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USA 1961
Directed by
Henry Koster
131 minutes
Rated G

Reviewed by
Bernard Hemingway
2.5 stars

Flower Drum Song

As a musical, Flower Drum Song, an adaptation of the 1958 Rodgers and Hammerstein stage version of the novel of the same name. is nothing to write home about. In general the songs are unremarkable and Hermes Pan’s choreography is equally so although a couple of fantasy numbers involving the seamstress, Helen (Reiko Sato), and then one of the two main couples, Sammy and Linda, towards the end of the film are well done. The musical is however of some historical interest as it has an all-Asian cast (with the exception of African-American actress and singer Juanita Hall who played the Tonkinese native, Bloody Mary, in South Pacific (1958) and who here plays Auntie Liang), something which was quite radical for its day although given the typical Hollywood musical comedy treatment and its patronizing attitude towards the Chinese-American community it probably wouldn't have over-challenged audiences in 1961. By today's standards it is, needless to say, hopelessly dated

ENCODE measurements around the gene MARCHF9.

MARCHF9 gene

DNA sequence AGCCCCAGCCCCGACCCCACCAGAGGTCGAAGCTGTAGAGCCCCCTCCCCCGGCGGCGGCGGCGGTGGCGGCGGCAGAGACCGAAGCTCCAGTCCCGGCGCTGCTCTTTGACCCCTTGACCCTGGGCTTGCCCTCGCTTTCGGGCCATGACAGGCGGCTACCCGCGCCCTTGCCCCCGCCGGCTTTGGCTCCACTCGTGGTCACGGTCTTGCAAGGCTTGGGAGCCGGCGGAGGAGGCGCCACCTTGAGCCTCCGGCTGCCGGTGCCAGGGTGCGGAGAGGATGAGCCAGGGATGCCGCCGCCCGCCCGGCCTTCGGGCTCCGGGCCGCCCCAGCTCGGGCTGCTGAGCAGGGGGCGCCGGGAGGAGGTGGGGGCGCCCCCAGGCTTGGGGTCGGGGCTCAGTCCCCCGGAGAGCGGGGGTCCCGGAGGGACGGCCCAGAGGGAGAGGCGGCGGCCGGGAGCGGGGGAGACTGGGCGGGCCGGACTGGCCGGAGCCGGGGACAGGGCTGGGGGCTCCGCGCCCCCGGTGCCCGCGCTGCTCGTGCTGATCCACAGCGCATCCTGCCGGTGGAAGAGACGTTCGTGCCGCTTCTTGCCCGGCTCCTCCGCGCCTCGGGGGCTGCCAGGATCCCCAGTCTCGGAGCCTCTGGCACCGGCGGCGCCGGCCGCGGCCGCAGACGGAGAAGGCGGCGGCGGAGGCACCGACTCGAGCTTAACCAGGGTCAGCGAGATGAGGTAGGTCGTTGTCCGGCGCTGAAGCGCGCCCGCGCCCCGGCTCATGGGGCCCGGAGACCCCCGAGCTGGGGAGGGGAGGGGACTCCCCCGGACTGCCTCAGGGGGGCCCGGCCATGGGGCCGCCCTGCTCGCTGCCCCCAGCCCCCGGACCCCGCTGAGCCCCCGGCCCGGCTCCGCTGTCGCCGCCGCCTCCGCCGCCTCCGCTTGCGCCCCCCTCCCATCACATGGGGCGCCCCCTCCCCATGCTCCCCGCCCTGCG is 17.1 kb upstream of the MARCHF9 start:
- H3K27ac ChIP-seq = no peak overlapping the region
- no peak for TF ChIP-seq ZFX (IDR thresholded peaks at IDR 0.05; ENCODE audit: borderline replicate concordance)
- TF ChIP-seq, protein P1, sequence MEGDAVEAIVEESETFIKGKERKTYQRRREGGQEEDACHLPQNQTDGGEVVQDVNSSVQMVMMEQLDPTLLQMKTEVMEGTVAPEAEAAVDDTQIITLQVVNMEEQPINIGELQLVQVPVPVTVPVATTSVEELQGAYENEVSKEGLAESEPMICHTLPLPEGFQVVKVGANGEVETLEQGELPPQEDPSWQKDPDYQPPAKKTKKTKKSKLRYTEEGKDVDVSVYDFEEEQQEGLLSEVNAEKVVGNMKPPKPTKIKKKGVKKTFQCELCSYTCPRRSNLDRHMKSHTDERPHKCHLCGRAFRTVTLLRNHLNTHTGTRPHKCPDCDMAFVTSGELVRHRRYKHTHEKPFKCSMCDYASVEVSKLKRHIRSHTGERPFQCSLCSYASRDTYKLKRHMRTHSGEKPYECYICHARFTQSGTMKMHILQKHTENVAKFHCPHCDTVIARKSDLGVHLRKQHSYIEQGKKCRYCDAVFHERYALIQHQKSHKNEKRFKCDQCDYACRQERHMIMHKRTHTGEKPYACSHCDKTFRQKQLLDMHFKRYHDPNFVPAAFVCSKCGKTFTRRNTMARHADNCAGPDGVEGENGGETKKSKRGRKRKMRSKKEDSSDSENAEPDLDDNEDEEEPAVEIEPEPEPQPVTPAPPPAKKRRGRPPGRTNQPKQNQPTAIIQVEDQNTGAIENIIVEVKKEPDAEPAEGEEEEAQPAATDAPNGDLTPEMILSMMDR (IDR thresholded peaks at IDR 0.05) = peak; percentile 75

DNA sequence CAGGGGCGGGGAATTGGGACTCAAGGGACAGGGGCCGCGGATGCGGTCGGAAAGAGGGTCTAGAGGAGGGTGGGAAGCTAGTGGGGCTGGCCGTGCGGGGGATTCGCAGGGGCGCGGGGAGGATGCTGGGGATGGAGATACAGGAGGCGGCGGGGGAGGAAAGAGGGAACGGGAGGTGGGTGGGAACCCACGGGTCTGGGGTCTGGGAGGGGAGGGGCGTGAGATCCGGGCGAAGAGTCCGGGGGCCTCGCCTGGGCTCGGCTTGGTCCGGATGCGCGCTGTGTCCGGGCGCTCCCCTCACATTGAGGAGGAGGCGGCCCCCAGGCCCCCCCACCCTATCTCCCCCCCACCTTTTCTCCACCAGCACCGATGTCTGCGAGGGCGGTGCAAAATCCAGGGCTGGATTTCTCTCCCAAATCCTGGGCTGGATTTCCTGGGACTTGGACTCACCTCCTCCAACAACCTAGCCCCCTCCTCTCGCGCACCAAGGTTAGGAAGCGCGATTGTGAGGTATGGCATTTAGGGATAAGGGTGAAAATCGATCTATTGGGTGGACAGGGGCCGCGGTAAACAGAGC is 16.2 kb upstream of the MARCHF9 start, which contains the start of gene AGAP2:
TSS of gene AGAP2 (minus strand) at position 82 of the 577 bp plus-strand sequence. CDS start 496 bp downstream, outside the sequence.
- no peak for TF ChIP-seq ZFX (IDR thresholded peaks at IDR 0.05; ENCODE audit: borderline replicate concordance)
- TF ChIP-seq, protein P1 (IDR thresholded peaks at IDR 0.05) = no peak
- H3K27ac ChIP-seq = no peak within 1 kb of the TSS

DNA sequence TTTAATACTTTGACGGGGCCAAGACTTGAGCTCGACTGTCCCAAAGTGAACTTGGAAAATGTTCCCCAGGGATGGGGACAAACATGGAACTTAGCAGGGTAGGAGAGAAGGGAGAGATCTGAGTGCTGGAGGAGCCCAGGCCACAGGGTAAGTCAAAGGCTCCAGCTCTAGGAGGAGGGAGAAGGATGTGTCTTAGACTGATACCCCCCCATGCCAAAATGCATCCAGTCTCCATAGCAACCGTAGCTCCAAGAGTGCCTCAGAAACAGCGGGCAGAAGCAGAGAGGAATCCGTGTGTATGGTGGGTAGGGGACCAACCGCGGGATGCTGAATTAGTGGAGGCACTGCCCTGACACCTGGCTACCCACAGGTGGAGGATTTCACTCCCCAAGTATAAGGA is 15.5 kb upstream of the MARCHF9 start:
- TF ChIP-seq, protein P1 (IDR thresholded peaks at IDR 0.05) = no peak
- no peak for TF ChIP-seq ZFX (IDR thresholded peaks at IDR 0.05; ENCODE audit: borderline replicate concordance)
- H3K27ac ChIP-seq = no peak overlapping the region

The story revolves around two couples, Mei Li (Miyoshi Umeki) and Wang Ta (James Shigeta) and Sammy Fong (Jack Soo) and Linda Low (Nancy Kwan) and their usual genre preoccupation with getting married, which this time is complicated by differences in Eastern and Western mores. Although the set design and art direction is often impressive, Koster’s direction is no more than dutiful, the cast rarely show much spark dramatically with their stereotypical characters, the film founders in the overly coy style of the period (producer Ross Hunter and cinematographer Russell Metty had worked with Douglas Sirk to create some of the latter's '50s classics such as Magnificent Obsession,1954). The film was nominated for five Oscars but picked up none.




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